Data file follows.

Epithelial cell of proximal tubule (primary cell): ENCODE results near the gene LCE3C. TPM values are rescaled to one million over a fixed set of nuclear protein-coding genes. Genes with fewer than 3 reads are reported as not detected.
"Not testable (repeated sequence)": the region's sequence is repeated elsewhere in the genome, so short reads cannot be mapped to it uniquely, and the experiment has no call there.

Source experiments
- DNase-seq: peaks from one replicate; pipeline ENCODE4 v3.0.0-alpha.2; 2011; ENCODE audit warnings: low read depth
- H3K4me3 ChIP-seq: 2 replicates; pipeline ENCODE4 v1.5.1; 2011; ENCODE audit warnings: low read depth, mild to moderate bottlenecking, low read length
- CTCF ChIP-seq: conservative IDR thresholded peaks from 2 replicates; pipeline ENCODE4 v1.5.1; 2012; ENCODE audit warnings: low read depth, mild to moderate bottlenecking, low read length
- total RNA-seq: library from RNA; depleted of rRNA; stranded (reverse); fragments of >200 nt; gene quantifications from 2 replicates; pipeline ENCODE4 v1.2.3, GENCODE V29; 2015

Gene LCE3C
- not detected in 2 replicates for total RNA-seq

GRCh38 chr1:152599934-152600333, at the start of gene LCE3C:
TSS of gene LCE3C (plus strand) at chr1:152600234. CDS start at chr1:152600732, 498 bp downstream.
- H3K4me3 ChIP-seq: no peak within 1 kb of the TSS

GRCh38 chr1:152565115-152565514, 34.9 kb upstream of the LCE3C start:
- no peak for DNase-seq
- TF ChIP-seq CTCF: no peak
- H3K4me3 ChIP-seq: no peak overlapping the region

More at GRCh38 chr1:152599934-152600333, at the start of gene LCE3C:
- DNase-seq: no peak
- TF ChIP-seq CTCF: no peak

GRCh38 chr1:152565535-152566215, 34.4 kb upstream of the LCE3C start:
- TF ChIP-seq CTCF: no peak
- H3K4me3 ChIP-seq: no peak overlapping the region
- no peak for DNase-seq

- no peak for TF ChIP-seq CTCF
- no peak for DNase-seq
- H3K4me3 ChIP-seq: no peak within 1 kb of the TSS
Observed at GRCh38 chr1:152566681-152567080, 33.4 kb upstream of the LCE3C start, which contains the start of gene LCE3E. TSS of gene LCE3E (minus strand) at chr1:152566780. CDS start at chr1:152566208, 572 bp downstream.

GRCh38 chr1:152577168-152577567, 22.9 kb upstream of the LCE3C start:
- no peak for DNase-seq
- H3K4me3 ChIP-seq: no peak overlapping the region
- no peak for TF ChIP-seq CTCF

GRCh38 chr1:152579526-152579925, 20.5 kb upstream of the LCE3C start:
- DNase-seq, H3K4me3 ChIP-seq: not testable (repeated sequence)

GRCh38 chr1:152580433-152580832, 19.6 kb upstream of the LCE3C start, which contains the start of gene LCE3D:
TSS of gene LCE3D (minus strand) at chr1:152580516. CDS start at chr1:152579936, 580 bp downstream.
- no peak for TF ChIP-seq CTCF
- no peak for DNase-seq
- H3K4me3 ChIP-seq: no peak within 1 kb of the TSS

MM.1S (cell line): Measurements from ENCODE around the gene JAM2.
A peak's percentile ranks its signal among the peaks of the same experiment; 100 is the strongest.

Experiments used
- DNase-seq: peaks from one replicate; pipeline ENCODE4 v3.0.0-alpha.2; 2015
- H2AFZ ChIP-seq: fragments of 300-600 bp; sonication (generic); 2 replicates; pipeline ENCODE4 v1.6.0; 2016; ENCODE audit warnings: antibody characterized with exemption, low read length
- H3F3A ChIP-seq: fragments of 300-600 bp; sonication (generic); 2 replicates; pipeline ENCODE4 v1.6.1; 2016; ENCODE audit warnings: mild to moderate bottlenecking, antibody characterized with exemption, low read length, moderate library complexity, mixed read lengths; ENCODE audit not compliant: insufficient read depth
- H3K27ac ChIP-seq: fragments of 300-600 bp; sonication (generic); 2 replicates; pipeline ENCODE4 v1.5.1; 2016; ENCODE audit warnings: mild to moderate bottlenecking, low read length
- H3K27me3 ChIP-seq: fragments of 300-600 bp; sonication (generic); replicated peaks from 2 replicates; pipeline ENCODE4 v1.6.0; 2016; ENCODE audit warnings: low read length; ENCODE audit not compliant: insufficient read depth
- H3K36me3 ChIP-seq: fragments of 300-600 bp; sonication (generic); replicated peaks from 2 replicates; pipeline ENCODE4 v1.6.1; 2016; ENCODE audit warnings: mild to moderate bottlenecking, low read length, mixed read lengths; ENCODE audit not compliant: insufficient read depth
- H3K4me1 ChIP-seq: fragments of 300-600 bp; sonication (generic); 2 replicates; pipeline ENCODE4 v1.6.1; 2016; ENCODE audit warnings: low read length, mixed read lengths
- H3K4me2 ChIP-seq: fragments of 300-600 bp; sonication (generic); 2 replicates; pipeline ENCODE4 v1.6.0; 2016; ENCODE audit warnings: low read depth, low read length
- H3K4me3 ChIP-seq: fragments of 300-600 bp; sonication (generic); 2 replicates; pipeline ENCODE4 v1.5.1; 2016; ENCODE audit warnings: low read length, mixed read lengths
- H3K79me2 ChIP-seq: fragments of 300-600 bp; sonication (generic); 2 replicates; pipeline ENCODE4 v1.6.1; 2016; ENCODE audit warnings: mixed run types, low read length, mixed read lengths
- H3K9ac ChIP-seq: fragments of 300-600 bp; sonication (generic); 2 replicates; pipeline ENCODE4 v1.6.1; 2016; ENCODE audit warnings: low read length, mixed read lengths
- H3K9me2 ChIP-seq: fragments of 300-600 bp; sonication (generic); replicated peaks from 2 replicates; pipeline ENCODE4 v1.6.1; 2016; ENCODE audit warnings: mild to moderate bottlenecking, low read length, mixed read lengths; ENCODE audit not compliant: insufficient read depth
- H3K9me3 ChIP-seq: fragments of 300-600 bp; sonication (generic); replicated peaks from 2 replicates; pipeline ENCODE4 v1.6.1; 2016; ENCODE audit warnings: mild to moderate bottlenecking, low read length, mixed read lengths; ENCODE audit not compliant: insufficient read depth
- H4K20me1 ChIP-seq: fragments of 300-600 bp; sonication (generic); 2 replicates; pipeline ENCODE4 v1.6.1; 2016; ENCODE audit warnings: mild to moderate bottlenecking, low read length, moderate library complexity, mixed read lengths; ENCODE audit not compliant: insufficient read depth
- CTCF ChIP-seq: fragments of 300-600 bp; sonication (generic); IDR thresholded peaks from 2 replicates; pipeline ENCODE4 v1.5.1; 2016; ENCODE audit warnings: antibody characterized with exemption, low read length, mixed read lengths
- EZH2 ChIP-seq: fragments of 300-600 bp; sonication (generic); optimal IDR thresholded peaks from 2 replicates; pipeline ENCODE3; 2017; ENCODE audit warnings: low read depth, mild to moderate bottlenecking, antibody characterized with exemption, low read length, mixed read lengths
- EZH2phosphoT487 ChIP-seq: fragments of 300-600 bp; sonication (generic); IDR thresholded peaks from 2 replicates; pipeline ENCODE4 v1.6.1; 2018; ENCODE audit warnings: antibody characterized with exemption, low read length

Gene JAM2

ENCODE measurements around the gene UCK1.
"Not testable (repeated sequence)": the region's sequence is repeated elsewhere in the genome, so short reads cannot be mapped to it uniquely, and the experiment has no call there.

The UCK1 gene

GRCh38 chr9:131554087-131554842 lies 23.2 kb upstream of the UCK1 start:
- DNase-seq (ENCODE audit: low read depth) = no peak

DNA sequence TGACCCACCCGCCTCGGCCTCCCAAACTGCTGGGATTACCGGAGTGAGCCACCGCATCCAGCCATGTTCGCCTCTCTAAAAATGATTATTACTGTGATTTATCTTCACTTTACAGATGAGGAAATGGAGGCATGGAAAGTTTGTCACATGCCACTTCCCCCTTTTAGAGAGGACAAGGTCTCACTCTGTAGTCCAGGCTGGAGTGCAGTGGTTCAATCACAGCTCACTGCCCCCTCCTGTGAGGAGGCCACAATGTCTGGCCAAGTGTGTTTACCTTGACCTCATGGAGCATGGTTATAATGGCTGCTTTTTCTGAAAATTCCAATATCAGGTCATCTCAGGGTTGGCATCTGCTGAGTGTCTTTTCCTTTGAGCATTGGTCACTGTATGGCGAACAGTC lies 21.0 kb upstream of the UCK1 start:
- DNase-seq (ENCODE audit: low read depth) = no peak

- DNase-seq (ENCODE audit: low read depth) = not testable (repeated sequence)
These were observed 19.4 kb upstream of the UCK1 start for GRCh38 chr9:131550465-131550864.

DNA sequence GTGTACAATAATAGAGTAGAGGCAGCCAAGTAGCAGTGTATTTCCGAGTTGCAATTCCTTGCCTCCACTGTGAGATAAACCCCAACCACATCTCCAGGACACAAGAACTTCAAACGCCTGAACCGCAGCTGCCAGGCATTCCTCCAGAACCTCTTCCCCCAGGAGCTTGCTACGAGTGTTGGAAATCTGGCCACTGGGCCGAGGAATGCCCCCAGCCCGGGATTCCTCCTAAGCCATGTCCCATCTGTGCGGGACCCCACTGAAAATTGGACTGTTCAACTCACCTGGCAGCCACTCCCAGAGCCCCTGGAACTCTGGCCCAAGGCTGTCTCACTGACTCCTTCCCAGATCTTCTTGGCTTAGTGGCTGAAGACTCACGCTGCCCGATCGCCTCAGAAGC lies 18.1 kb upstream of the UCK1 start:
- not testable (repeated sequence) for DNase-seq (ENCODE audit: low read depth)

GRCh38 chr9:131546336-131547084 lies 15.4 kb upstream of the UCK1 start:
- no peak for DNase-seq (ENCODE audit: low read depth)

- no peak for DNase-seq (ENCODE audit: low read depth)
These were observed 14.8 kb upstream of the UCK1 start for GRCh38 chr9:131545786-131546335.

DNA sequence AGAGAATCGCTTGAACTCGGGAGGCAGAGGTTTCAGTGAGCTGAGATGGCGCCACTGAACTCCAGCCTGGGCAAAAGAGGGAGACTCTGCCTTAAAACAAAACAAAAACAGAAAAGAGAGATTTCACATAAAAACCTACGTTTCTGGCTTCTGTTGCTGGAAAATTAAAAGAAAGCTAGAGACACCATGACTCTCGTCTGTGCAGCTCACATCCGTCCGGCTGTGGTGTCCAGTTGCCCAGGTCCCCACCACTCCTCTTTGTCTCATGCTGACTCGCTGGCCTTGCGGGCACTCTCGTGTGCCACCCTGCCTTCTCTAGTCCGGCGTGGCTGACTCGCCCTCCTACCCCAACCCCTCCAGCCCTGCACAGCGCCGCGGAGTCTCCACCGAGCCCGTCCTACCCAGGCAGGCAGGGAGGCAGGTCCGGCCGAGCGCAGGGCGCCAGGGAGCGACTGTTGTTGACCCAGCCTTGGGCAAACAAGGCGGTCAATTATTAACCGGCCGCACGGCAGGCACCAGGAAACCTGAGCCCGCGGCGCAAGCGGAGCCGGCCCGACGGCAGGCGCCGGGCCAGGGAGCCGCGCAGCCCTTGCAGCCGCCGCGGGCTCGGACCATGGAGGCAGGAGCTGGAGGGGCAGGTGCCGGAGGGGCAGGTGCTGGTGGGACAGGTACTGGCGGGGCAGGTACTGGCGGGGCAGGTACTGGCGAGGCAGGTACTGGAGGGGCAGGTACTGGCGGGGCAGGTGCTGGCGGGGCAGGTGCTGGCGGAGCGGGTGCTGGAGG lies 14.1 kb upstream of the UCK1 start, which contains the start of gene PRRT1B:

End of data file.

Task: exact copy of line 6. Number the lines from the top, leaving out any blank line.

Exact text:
- CTCF ChIP-seq: conservative IDR thresholded peaks from 2 replicates; pipeline ENCODE4 v1.5.1; 2012; ENCODE audit warnings: low read depth, mild to moderate bottlenecking, low read length